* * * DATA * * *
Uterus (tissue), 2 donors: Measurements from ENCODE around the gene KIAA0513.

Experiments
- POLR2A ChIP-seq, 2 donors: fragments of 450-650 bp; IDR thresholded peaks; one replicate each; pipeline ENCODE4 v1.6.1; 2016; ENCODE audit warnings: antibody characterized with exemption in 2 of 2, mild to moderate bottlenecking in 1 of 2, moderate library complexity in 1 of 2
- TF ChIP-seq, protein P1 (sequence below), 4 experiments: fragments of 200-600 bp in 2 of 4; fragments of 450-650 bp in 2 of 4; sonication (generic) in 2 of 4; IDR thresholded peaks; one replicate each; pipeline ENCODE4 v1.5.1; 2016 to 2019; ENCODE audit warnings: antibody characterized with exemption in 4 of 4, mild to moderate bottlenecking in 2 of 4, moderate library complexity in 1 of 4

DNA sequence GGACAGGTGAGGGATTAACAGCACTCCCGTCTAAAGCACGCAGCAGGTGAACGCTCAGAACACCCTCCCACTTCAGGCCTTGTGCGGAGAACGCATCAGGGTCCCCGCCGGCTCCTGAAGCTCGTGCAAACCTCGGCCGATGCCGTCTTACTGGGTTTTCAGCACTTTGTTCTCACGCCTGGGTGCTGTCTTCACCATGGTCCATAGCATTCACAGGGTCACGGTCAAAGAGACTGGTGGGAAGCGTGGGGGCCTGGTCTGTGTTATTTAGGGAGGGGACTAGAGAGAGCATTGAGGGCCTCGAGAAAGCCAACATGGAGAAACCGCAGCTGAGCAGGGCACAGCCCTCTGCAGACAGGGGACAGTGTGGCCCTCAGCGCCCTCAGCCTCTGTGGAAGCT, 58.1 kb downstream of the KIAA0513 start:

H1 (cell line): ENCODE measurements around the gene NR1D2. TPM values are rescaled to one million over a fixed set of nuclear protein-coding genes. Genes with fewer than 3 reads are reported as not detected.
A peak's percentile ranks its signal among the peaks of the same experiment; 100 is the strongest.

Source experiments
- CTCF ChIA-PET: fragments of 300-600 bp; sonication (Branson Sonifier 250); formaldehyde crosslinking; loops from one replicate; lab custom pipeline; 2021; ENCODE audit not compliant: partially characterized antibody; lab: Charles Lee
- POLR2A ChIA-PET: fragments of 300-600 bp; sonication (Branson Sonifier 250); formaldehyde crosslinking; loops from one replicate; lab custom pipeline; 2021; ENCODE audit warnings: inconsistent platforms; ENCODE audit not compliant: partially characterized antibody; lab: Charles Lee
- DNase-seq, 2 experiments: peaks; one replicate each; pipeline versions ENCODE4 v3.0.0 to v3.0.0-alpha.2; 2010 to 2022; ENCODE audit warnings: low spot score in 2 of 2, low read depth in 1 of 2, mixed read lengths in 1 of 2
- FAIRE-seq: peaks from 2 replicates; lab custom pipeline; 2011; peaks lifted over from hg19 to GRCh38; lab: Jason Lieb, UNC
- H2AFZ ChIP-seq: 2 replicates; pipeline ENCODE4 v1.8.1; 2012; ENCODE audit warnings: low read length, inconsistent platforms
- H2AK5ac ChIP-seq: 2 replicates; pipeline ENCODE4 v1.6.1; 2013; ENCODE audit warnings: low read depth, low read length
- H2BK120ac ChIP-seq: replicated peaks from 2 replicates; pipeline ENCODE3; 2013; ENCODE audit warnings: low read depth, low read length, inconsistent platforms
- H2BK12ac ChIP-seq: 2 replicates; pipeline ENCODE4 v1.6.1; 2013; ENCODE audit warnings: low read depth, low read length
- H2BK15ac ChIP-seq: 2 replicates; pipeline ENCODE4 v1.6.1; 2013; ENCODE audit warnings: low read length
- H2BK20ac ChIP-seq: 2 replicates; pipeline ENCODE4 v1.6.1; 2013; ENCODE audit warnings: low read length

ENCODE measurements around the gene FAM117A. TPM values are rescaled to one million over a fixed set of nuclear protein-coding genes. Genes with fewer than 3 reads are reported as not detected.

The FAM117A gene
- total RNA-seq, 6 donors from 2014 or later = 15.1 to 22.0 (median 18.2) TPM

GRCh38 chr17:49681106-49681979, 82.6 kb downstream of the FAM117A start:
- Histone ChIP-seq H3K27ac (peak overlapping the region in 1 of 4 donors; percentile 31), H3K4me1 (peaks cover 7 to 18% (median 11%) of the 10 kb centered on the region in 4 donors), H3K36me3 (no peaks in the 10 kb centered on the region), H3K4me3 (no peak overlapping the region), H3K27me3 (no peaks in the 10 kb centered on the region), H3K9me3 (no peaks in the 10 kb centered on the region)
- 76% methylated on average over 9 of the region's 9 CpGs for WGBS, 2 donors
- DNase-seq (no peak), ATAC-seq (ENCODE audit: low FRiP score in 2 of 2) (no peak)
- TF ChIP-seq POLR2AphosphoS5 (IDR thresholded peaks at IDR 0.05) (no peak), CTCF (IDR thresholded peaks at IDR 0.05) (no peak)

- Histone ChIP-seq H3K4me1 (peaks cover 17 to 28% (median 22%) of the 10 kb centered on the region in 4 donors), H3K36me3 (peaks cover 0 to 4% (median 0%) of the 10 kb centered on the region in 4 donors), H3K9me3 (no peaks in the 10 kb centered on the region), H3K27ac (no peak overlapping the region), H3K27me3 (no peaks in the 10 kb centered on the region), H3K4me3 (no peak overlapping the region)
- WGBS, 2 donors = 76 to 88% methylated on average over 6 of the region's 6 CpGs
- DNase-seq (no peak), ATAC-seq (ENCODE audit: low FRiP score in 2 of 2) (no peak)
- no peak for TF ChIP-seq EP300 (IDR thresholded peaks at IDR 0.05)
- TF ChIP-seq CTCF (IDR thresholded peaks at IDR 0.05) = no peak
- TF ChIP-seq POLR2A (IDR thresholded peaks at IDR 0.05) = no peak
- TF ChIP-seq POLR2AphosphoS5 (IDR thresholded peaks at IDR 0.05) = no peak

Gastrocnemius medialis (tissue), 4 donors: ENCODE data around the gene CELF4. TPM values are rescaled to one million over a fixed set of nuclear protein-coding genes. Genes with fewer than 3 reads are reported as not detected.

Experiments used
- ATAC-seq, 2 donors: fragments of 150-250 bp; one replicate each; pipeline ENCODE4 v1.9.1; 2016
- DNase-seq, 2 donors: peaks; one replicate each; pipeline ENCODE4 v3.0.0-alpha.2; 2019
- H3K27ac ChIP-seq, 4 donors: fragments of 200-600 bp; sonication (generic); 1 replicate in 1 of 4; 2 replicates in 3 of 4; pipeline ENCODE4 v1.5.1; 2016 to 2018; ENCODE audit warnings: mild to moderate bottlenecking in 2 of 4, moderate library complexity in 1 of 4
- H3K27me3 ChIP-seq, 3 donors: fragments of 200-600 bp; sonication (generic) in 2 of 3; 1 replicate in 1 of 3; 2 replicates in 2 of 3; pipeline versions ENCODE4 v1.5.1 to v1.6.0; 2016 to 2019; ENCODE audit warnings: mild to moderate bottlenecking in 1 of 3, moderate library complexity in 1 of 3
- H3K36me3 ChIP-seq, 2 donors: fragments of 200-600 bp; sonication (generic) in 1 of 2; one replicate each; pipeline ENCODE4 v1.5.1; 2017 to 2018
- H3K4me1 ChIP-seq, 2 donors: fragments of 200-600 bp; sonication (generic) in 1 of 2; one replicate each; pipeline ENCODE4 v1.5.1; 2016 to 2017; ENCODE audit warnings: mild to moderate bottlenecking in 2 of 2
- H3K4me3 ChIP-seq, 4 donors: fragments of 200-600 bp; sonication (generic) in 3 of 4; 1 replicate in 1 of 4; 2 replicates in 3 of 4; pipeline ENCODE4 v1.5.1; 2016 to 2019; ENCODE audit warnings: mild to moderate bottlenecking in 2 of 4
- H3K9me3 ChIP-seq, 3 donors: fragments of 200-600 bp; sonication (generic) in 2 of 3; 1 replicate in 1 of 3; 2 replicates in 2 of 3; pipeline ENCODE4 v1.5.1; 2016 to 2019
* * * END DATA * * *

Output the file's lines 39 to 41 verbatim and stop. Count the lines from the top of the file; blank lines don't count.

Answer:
- H3K27me3 ChIP-seq, 3 donors: fragments of 200-600 bp; sonication (generic) in 2 of 3; 1 replicate in 1 of 3; 2 replicates in 2 of 3; pipeline versions ENCODE4 v1.5.1 to v1.6.0; 2016 to 2019; ENCODE audit warnings: mild to moderate bottlenecking in 1 of 3, moderate library complexity in 1 of 3
- H3K36me3 ChIP-seq, 2 donors: fragments of 200-600 bp; sonication (generic) in 1 of 2; one replicate each; pipeline ENCODE4 v1.5.1; 2017 to 2018
- H3K4me1 ChIP-seq, 2 donors: fragments of 200-600 bp; sonication (generic) in 1 of 2; one replicate each; pipeline ENCODE4 v1.5.1; 2016 to 2017; ENCODE audit warnings: mild to moderate bottlenecking in 2 of 2